Connie Smith
by Valerie Clark

“Hooray for Warner Brothers” is right! I know from my conversation with Connie Smith she echoes this sentiment. Someone was willing to pursue Connie until she said, “Yes”, and this album was made.

It has been a lifetime to this new self-titled album. The Ohio housewife, at age 23 with a four-month old son (her first child) in tow, entered a talent contest at Frontier Ranch where she was heard by ‘Whispering’ Bill Anderson (coincidentally or not, Bill Anderson also has a new Warner Brothers album out). That began a journey. A journey that began with a whirlwind career and motherhood working side by side until she made the decision to give motherhood her full attention and put the career on hold. But now, she is back!!

Connie humbly related the story of that whirlwind start for me which, before she took early retirement, spanned fifty albums, forty-eight charted singles and membership in the Grand Ole Opry. Her story began after her initial meeting with Bill Anderson at Frontier Ranch.

“About six months later, we went to see him (Bill Anderson) in concert and he invited me to Nashville and then, that was on New Year’s Day in ’64, and then in March, the 28th in ’64, I came to Nashville and sang on the Ernest Tubb Record Shop. I talked with Bill again in May and he invited me down and I came down and recorded the demo of some songs that he had written. His manager, Hubert Long, took the tape to Chet Atkins and in June, I think the 24th of June, is when I signed my RCA contract. I recorded on the 16th of July and then it (“Once A Day”) was released the first week of August and in November it was #1 and stayed there for about two months.”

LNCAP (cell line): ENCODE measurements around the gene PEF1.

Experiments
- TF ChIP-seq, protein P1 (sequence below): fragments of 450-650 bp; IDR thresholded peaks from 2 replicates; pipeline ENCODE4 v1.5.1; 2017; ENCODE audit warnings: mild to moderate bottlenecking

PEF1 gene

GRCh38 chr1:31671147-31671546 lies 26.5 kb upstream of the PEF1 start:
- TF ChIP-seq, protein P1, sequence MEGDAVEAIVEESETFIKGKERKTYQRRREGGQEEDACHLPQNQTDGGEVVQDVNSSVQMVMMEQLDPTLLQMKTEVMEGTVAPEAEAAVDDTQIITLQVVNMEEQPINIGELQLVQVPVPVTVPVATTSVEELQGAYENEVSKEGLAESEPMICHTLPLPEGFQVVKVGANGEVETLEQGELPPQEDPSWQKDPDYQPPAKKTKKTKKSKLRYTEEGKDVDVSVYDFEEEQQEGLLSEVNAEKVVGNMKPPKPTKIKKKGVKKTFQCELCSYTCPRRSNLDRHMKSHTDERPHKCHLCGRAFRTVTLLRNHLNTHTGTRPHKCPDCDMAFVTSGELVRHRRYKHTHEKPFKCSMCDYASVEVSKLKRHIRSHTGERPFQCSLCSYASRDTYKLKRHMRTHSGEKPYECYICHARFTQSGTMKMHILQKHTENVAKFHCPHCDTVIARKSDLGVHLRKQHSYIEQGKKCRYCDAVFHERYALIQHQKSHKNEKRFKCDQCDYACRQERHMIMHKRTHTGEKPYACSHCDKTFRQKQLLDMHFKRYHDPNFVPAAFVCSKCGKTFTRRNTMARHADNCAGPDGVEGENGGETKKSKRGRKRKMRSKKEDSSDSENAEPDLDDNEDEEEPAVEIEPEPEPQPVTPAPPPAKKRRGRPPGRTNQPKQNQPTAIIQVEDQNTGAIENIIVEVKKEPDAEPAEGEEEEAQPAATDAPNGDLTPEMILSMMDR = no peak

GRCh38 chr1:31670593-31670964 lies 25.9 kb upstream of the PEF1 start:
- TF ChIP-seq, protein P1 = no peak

Then she laughingly added, “Ask me what I did yesterday. I can remember those things!”

The song “Once A Day” has been said to be sung by many, many artists and, looking it up online under BMI’s site, you will find that it has been recorded by Glen Campbell, George Jones, Trini Lopez, Scotty Stoneman and Kentucky Stoneman and Faron Young. But, Connie Smith definitely made Bill Anderson’s “Once A Day” her own and that song made her a permanent icon in country music history.

It was the first time a female artist’s debut single captured Billboard’s coveted #1 spot on the country singles charts. This was not broken until Trisha Yearwood accomplished it also.

Connie Smith is continually grateful for the opportunity Bill Anderson afforded her 35 years ago and is extremely humble. Dolly Parton once said, “There are only three female singers in the world; Streisand, Ronstadt and Connie Smith. The rest of us are only pretending.”

In response to that, Connie said, “...kinda duck my head when anybody mentions it ’cause I just can’t live up to that.”

She reveres Dolly and her accomplishments and is appreciative that someone she respects feels that way.

She recounted with glowing admiration Dolly’s many achievements that she felt made Dolly’s comment so special.

“I loved her writing especially. I always felt like her and Marty Robbins...they never waste a word. Every word in their songs...they just fit. There is no greater compliment than a heartfelt one from your peers.”

Connie has over the years also become an accomplished writer.